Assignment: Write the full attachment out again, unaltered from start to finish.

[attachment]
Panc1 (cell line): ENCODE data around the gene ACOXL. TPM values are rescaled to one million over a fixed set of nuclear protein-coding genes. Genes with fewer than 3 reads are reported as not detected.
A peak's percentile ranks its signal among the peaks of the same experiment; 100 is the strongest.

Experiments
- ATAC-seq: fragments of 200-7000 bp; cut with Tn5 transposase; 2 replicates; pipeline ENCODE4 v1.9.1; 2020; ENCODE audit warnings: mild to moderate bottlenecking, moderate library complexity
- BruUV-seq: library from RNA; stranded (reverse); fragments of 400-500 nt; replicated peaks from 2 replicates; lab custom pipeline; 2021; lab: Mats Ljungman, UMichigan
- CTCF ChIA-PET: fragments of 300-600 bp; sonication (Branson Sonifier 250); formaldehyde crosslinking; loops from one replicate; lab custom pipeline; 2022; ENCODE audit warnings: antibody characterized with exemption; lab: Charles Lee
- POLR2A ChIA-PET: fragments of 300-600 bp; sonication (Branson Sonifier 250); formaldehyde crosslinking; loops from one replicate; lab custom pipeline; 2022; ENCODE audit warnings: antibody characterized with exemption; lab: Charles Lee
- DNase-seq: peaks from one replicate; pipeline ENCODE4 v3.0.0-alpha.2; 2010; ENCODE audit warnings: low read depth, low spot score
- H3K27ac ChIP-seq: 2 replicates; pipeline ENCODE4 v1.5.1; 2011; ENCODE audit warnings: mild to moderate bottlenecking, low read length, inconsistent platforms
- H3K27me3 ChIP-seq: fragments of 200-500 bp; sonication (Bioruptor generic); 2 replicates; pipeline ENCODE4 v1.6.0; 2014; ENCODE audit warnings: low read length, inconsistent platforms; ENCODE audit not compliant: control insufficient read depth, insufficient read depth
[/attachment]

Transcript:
Panc1 (cell line): ENCODE data around the gene ACOXL. TPM values are rescaled to one million over a fixed set of nuclear protein-coding genes. Genes with fewer than 3 reads are reported as not detected.
A peak's percentile ranks its signal among the peaks of the same experiment; 100 is the strongest.

Experiments
- ATAC-seq: fragments of 200-7000 bp; cut with Tn5 transposase; 2 replicates; pipeline ENCODE4 v1.9.1; 2020; ENCODE audit warnings: mild to moderate bottlenecking, moderate library complexity
- BruUV-seq: library from RNA; stranded (reverse); fragments of 400-500 nt; replicated peaks from 2 replicates; lab custom pipeline; 2021; lab: Mats Ljungman, UMichigan
- CTCF ChIA-PET: fragments of 300-600 bp; sonication (Branson Sonifier 250); formaldehyde crosslinking; loops from one replicate; lab custom pipeline; 2022; ENCODE audit warnings: antibody characterized with exemption; lab: Charles Lee
- POLR2A ChIA-PET: fragments of 300-600 bp; sonication (Branson Sonifier 250); formaldehyde crosslinking; loops from one replicate; lab custom pipeline; 2022; ENCODE audit warnings: antibody characterized with exemption; lab: Charles Lee
- DNase-seq: peaks from one replicate; pipeline ENCODE4 v3.0.0-alpha.2; 2010; ENCODE audit warnings: low read depth, low spot score
- H3K27ac ChIP-seq: 2 replicates; pipeline ENCODE4 v1.5.1; 2011; ENCODE audit warnings: mild to moderate bottlenecking, low read length, inconsistent platforms
- H3K27me3 ChIP-seq: fragments of 200-500 bp; sonication (Bioruptor generic); 2 replicates; pipeline ENCODE4 v1.6.0; 2014; ENCODE audit warnings: low read length, inconsistent platforms; ENCODE audit not compliant: control insufficient read depth, insufficient read depth